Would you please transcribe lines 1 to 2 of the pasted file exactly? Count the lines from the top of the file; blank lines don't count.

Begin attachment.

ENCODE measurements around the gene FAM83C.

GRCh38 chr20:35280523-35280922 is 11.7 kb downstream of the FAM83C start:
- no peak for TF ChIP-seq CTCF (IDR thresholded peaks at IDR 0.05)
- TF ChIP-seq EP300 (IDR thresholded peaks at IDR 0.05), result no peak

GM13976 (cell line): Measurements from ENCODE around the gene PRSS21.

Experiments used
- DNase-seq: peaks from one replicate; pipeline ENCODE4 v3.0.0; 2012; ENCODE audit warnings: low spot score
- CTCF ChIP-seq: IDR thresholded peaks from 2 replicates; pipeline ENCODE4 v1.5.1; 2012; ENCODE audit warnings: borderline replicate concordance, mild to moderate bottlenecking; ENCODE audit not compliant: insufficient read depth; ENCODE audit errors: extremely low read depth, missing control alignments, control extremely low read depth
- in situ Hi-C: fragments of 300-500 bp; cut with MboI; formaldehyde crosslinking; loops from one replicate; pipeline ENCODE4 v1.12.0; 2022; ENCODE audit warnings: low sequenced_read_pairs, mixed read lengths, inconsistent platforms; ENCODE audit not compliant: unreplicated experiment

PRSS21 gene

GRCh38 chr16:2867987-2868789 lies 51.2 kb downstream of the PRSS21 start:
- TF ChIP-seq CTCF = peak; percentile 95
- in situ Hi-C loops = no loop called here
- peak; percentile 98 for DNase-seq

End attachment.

ENCODE measurements around the gene FAM83C.

GRCh38 chr20:35280523-35280922 is 11.7 kb downstream of the FAM83C start: